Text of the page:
Potato virus A (PVA)
PVA = Potato Virus A
Causative agent and transmission
Aphids are the agents responsible for transmitting the virus A. Virus A is a non-persistent type virus because it remains alive for only one to two hours in the aphid after the latter has become infectious by stinging a contaminated plant.
In reality, only aphids transmit this type of virus.
Description of the symptoms
(clic on photos to enlarge)
The appearance of symptoms on a given crop depends on the variety and the weather conditions. However, with current-year contamination, the symptoms include slight and transient mosaics that are particularly visible in cloudy weather. These mosaics appear as a discoloration of those parts of the leaf not bounded by veins. This aspect can be reinforced by placing a sheet of white paper under the observed leaf.
On the other hand, with contamination in the previous year, the symptoms can be much more pronounced, resulting in waffling/embossing of the leaves combined with a glassy appearance (right picture) and a more or less marked mosaic depending on the variety (pictures below).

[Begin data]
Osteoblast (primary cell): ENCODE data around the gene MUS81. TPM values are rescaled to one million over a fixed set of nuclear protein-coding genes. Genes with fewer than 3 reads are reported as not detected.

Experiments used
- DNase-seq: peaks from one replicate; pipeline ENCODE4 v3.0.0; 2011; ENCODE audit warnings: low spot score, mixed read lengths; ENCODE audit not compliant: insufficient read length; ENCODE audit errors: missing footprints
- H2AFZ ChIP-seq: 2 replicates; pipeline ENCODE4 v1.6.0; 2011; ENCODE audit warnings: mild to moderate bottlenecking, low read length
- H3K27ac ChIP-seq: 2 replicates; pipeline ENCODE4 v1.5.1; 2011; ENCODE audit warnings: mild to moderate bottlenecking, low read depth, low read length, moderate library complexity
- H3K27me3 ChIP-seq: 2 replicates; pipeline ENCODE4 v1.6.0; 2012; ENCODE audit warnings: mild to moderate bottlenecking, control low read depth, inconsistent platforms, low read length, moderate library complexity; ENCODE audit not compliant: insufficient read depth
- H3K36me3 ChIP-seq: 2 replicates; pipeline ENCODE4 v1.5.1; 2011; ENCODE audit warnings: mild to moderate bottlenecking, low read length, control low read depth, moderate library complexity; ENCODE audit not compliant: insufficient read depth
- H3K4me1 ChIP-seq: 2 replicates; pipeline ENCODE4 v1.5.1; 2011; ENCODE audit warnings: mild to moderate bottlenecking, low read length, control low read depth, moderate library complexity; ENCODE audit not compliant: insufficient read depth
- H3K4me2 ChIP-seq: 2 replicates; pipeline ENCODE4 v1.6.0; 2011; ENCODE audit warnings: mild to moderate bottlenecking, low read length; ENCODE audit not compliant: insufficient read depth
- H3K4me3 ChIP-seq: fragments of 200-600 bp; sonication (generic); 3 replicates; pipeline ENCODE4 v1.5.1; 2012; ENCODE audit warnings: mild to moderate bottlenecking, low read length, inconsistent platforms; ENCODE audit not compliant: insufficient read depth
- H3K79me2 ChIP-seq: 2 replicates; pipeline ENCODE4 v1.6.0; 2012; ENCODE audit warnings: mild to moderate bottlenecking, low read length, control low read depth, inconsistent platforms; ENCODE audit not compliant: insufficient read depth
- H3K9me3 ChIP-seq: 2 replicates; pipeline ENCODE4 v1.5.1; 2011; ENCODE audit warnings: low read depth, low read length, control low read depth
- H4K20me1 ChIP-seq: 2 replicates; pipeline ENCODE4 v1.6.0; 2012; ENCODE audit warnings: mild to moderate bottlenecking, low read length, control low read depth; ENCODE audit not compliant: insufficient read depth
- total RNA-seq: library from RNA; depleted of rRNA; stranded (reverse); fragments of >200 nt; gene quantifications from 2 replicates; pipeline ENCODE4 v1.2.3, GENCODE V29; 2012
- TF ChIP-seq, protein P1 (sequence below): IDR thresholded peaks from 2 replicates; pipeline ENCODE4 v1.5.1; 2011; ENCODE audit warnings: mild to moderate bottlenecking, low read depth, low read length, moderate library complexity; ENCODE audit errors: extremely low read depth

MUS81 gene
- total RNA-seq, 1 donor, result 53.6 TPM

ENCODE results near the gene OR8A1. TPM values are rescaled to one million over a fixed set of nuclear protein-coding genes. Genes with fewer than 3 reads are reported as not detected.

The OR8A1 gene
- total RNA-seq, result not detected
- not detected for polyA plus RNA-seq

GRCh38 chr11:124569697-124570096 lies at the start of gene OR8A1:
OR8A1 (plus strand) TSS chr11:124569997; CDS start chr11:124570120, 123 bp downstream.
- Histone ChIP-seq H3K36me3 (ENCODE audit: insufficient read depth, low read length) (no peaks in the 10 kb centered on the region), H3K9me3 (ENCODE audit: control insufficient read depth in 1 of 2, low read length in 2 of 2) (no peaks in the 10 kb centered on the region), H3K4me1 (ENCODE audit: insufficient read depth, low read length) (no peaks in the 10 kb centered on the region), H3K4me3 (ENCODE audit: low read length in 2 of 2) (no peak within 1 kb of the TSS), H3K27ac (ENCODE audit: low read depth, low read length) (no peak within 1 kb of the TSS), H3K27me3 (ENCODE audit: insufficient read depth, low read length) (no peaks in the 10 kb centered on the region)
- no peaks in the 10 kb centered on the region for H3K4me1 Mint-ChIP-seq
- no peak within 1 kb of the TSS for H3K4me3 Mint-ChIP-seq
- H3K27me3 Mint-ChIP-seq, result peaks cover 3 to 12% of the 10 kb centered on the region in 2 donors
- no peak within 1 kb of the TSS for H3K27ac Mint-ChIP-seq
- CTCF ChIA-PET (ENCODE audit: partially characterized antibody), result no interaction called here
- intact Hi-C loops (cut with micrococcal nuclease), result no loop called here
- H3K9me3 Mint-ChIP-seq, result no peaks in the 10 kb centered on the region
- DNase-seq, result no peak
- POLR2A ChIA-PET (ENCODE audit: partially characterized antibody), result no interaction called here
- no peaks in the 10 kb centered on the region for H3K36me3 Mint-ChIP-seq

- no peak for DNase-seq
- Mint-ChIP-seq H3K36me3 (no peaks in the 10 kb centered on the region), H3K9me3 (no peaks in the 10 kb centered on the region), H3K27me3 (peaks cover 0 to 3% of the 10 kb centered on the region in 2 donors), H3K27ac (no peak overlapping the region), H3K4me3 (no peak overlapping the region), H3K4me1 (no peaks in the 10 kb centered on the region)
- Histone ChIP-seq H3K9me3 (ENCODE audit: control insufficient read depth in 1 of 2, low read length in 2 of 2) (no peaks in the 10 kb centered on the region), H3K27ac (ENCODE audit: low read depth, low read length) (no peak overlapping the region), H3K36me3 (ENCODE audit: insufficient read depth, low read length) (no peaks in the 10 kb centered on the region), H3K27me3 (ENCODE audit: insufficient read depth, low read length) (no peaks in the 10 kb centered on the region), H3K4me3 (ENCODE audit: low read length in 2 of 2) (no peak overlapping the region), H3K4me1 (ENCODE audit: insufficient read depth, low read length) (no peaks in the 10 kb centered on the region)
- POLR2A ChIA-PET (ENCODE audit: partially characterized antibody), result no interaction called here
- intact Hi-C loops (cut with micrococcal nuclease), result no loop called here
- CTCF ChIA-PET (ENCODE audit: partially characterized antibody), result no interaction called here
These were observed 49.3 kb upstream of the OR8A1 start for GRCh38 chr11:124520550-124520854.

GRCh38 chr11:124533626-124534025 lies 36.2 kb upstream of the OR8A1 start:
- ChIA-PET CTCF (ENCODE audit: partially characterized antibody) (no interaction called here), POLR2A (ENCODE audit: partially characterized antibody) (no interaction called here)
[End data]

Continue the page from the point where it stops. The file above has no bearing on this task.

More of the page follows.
In the case of mixed infection with virus X or virus Y, the symptoms can be very pronounced.
Virus A symptoms vary strongly depending on weather conditions (they are easier to see in cold and cloudy weather), as well as on the viral strain and variety.
- Use of healthy seed potatoes resulting from genealogical selection;
- Production in a favourable environment, seed testing and renewal;
- Roguing of virus-infected plants;
- Haulm defoliation before maturity;
- Treatment with mineral oils.